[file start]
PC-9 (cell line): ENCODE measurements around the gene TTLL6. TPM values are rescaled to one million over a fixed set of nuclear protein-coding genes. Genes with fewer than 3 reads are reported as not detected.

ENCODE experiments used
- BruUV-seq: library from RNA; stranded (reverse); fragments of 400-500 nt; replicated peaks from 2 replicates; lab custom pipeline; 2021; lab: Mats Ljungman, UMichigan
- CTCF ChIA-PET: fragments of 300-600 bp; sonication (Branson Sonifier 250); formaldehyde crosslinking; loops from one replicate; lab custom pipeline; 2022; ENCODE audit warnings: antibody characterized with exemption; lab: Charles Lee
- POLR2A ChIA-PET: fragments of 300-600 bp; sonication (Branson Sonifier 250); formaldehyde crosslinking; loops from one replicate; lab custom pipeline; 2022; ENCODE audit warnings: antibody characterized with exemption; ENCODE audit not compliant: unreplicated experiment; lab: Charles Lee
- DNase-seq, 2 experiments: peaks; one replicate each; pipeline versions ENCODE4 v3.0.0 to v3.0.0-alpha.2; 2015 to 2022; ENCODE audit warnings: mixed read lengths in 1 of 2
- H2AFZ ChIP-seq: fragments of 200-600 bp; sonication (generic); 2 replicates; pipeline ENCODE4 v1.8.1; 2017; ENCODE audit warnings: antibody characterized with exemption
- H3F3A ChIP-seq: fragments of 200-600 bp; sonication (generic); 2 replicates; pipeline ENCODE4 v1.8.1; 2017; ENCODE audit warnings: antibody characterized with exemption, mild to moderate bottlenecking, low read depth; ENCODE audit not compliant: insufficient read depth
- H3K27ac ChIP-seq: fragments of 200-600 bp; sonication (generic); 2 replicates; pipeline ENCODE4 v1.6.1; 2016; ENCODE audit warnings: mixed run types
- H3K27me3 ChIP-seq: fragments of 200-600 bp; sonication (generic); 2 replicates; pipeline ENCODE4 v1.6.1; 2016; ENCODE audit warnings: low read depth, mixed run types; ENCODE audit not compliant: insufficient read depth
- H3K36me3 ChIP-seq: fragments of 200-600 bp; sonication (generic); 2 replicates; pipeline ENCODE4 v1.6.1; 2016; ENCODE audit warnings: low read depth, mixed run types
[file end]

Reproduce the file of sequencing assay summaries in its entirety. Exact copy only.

PC-9 (cell line): ENCODE measurements around the gene TTLL6. TPM values are rescaled to one million over a fixed set of nuclear protein-coding genes. Genes with fewer than 3 reads are reported as not detected.

ENCODE experiments used
- BruUV-seq: library from RNA; stranded (reverse); fragments of 400-500 nt; replicated peaks from 2 replicates; lab custom pipeline; 2021; lab: Mats Ljungman, UMichigan
- CTCF ChIA-PET: fragments of 300-600 bp; sonication (Branson Sonifier 250); formaldehyde crosslinking; loops from one replicate; lab custom pipeline; 2022; ENCODE audit warnings: antibody characterized with exemption; lab: Charles Lee
- POLR2A ChIA-PET: fragments of 300-600 bp; sonication (Branson Sonifier 250); formaldehyde crosslinking; loops from one replicate; lab custom pipeline; 2022; ENCODE audit warnings: antibody characterized with exemption; ENCODE audit not compliant: unreplicated experiment; lab: Charles Lee
- DNase-seq, 2 experiments: peaks; one replicate each; pipeline versions ENCODE4 v3.0.0 to v3.0.0-alpha.2; 2015 to 2022; ENCODE audit warnings: mixed read lengths in 1 of 2
- H2AFZ ChIP-seq: fragments of 200-600 bp; sonication (generic); 2 replicates; pipeline ENCODE4 v1.8.1; 2017; ENCODE audit warnings: antibody characterized with exemption
- H3F3A ChIP-seq: fragments of 200-600 bp; sonication (generic); 2 replicates; pipeline ENCODE4 v1.8.1; 2017; ENCODE audit warnings: antibody characterized with exemption, mild to moderate bottlenecking, low read depth; ENCODE audit not compliant: insufficient read depth
- H3K27ac ChIP-seq: fragments of 200-600 bp; sonication (generic); 2 replicates; pipeline ENCODE4 v1.6.1; 2016; ENCODE audit warnings: mixed run types
- H3K27me3 ChIP-seq: fragments of 200-600 bp; sonication (generic); 2 replicates; pipeline ENCODE4 v1.6.1; 2016; ENCODE audit warnings: low read depth, mixed run types; ENCODE audit not compliant: insufficient read depth
- H3K36me3 ChIP-seq: fragments of 200-600 bp; sonication (generic); 2 replicates; pipeline ENCODE4 v1.6.1; 2016; ENCODE audit warnings: low read depth, mixed run types